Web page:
Tuesday, August 03, 2010

News and Links From the VFX World

Since posting my highlights from SIGGRAPH this year and some of the comments it generated, I thought that it may be helpful and of interest to post the latest news and goings on of the VFX world on the blog for your perusal and review. So, in the same vein as the favorite Linkfest posts provided by our favorite Business Rep, here are some of the latest headlines that have popped up:

The folks at the VES have published the long awaited Handbook of Visual Effects. It is billed as the handbook for everyone who wants to learn or needs to know about visual effects. CGW describes it below in their announcement:

Written by 89 top leading visual effects practitioners and edited by VES Chair and leading VFX Supervisor Jeffrey A. Okun, as well as VFX Producer Susan Zwerman, The VES Handbook of Visual Effects: Industry Standard VFX Practices and Procedures covers everything about visual effects from pre-production, production, and post-production, making it a complete depository for visual effects techniques and best practices available today. The book outlines procedures and solutions VFX artists, producers, and supervisors need to know and it is filled with hard facts and methods learned from research, trial and error, and practical experience.

As was pointed out in the SIGGRAPH review post comments, Walt Disney Animation Studio and The Foundry have proudly announced symbiotic collaboration on software usage. As written in the article:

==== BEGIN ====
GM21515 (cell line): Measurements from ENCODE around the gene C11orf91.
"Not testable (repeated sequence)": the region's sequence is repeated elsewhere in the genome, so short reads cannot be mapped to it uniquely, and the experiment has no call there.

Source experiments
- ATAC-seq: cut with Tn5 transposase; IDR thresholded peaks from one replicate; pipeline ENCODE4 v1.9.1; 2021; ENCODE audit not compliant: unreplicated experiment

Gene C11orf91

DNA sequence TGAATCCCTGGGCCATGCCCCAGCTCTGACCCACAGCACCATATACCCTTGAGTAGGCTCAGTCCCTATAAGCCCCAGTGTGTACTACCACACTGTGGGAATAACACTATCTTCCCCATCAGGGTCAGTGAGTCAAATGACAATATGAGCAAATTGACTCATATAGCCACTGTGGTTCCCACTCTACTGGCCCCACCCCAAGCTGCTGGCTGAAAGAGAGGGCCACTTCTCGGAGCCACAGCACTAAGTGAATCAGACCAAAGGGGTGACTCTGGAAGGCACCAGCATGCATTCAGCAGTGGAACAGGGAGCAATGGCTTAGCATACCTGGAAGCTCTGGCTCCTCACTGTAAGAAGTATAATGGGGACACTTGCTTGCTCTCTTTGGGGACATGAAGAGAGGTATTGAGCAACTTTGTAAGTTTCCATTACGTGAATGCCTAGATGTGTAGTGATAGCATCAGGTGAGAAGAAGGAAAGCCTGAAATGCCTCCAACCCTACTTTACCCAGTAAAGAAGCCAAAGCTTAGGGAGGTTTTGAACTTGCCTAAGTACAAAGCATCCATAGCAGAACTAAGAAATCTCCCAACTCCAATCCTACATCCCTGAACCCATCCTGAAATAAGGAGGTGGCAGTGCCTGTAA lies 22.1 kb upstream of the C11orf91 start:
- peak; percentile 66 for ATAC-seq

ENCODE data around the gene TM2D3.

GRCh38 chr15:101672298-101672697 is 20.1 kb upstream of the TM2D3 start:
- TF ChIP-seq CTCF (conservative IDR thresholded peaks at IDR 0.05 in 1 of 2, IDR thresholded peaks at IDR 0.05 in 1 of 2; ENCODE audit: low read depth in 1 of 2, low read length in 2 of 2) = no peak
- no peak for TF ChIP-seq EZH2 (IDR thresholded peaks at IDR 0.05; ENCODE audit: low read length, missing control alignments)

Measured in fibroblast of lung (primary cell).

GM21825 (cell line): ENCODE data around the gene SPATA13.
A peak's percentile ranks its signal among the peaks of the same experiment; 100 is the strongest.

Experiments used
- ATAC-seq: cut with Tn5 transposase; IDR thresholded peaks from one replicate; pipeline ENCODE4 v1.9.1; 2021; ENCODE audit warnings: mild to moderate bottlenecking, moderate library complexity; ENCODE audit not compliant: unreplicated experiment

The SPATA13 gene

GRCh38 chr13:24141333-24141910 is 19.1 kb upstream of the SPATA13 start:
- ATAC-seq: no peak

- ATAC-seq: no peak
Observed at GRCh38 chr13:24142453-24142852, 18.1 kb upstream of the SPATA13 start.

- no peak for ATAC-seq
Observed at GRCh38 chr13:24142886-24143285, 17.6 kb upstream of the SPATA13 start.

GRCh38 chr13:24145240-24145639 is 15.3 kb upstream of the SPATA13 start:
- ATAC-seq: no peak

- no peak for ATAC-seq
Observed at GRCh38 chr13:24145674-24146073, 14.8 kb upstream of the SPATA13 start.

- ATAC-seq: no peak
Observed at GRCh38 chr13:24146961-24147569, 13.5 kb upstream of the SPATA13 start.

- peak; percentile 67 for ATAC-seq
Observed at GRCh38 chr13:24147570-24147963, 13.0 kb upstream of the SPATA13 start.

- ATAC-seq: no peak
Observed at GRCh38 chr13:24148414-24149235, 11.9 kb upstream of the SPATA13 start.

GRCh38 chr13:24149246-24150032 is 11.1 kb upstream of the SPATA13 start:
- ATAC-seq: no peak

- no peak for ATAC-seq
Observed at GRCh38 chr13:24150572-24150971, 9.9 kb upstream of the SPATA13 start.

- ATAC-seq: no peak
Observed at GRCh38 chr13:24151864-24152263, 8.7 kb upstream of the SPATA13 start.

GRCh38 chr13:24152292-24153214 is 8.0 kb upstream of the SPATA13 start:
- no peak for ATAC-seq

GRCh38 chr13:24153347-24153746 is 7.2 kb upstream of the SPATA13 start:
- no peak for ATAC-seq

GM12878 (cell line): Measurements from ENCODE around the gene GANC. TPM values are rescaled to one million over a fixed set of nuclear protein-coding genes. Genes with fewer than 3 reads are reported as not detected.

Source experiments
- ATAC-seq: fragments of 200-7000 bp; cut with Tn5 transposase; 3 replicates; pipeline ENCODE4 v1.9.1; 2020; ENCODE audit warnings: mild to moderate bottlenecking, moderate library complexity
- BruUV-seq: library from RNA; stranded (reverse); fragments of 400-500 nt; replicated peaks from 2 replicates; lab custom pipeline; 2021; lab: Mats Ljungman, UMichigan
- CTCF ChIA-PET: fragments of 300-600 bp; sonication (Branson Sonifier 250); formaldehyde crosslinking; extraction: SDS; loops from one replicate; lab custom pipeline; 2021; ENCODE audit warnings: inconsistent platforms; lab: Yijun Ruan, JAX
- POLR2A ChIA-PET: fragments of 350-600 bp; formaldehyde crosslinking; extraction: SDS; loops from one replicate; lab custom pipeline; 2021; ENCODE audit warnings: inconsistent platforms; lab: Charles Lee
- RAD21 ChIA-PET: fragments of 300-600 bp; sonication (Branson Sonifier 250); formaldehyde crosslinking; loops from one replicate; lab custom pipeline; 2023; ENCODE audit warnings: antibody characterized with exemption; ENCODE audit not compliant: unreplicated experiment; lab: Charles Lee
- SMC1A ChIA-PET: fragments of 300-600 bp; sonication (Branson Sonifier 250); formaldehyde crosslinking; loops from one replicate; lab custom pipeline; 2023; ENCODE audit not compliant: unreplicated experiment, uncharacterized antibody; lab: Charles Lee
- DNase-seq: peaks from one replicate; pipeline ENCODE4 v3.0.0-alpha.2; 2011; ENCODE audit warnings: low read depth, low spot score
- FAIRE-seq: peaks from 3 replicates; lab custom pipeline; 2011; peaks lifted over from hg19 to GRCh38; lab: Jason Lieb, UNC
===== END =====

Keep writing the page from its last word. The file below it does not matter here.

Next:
Following Walt Disney Animation Studio's groundbreaking deal to license Nuke compositing software from The Foundry, the two companies have struck a more far-reaching agreement that marks the first time the Mouse House has licensed its proprietary animation software to an outside company.
WDAS is licensing Foundry's Nuke compositing software and parts of Paint3d, Disney's proprietary 3d texturing tool, will be integrated into Foundry's Mari.

In the wake of all this Nuke talk, Eyeon Software takes Fusion to 6.1. The CGW article describes the updates like this:

Fusion 6.1’s extensive supercomputing approach uses the powerful, low-cost GPU to create assets and layers in real time. The tool set that imports scenes from 3D animation packages is intended to provide a tightly integrated workflow between departments and applications. It also offers industry support for technologies such as RenderMan and RED Camera MYSTERIUM X.

Eric Alba, a New York based Visual Effects Supe, posed a question on his Twitter feed that asks about the start of everyone's vfx career. It goes to the heart of the internship posts we've put up in the past (that you can find on this link and on this link) regarding how internships can be educational and beneficial as long as the rules are followed. The responses are not surprising and a bit disheartening.


Anonymous said...

The VES book is rather lazy. Got a copy from VES directly, looked forward to learning a thing or two, but was sadly disappointed. Geared primarily towards post production, it tends to promote the organizations self interested yet limited contributions to the process of film design. Ever wonder why 99% of vfx films look EXACTLY the same and are visually confusing to watch? This book explains it all.

There are many talented visual effects artists in the animation business. But VES's self aggrandizing appropriation of the the film making process is laughable at best, disingenuous at worst.

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